There were many scenes that built up to the inevitable tragedy of the movie, but I feel like this was one of the parts at the peak of the build-up, and at the same time, the lowest point of the character's journey, literally hitting rock bottom. The clip cuts off, but after he warns Veronica to stay away and she leaves, he fall into despair, knowing there's nothing else he could do. Powerful scene.


This scene still gets me everytime, particularly the truth about the mundanity of police-work. And of course, the part about Point Break and "Ahhh!"
« Last Edit: May 04, 2016, 10:59:07 AM by Hermit »
"I used to think the worst thing in life was to end up all alone. It's not. The worst thing in life is ending up with people who make you feel all alone." - Lance Clayton (played by Robin Williams), World's Greatest Dad

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ses

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Re: Post a great movie scene/moment.
« Reply #24 on: May 08, 2016, 10:20:43 PM »
The beginning of Music and Lyrics always makes me smile.

"It's a fool who looks for logic in the chambers of the human heart"

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Paul Phoenix

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Re: Post a great movie scene/moment.
« Reply #25 on: May 08, 2016, 10:27:13 PM »
Seems like a fun entry for the May Music Marathon. ;D
"I used to think the worst thing in life was to end up all alone. It's not. The worst thing in life is ending up with people who make you feel all alone." - Lance Clayton (played by Robin Williams), World's Greatest Dad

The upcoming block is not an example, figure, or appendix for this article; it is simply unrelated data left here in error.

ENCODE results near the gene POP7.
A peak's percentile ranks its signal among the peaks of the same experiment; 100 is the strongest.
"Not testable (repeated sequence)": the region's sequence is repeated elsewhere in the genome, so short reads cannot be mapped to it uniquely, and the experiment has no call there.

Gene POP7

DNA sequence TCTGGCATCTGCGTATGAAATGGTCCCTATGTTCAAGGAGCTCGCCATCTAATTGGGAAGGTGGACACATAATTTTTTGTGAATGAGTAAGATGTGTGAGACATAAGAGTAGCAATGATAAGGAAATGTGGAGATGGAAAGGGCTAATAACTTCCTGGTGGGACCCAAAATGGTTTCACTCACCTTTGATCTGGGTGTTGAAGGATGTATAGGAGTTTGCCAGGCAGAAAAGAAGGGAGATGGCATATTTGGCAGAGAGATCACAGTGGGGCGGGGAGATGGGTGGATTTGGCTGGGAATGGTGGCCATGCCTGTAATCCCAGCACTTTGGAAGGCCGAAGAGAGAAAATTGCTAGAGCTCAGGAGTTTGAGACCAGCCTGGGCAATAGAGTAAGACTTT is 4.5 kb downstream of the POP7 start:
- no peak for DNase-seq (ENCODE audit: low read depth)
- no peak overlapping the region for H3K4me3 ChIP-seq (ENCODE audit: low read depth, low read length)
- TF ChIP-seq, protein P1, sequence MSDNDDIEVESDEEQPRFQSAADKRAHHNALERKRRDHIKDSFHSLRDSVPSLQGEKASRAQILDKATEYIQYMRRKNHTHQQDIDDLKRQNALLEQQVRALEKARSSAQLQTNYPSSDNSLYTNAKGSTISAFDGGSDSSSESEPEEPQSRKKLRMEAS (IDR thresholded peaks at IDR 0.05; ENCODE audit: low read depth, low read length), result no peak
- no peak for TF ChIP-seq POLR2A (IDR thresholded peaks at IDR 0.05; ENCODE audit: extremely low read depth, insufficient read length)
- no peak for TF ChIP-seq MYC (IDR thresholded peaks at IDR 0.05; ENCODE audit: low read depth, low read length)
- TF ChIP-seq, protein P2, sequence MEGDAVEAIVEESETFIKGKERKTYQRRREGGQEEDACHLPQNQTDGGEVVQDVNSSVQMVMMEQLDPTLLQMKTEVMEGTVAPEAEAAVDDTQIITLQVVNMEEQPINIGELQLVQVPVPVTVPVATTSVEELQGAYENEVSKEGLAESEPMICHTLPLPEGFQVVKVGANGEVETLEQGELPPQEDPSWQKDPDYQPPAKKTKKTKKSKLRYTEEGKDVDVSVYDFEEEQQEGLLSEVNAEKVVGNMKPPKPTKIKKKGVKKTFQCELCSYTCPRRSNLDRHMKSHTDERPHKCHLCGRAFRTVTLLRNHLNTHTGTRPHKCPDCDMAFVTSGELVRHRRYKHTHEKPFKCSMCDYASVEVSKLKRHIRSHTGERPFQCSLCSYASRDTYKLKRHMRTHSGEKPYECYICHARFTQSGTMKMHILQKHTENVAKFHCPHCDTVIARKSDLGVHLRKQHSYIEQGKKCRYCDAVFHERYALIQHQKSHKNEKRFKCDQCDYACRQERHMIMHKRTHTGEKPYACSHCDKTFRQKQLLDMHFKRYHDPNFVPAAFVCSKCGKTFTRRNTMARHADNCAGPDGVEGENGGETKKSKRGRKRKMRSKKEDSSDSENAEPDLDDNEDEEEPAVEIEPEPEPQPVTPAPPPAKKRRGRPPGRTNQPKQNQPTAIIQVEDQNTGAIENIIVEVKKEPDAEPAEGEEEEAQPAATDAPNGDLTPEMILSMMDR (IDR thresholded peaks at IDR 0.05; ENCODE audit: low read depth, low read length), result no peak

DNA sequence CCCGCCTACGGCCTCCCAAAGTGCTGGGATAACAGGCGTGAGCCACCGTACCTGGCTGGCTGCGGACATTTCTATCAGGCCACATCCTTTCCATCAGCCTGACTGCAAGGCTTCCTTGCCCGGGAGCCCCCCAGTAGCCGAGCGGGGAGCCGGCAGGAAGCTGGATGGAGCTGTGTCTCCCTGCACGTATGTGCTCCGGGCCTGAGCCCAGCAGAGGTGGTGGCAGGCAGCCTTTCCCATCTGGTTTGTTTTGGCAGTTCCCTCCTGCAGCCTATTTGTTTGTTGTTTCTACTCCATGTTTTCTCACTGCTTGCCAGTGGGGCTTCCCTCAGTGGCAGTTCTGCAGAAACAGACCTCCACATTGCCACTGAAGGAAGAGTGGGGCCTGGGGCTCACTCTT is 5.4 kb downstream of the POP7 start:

Eternally seeking variety. 'Tis the spice of life for me.

ses

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Re: Post a great movie scene/moment.
« Reply #26 on: May 08, 2016, 10:51:06 PM »
It captures 80's music videos so perfectly.
"It's a fool who looks for logic in the chambers of the human heart"

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DarkeningHumour

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Re: Post a great movie scene/moment.
« Reply #27 on: May 09, 2016, 02:21:01 AM »
It is wonderfully parodic in hat way where it doesn't even have to exaggerate much.
Society is dumb. Art is everything. - Junior

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verbALs

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Re: Post a great movie scene/moment.
« Reply #28 on: May 13, 2016, 02:24:35 PM »
I keep coming back to this. I know 1SO likes the Airport Battle in CACW, but the Hulk fighting a weapons systems Banner helped create...called Veronica; a flying weapons platform. Love

Best line; "Go to sleep, go to sleep, go to sleep"

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St. Martin the Bald

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Re: Post a great movie scene/moment.
« Reply #29 on: May 13, 2016, 03:43:32 PM »
There are so many things about this scene that make it one of my favorites but Rosanna Arquette's gleeful observance is the best:

Hey, nice marmot!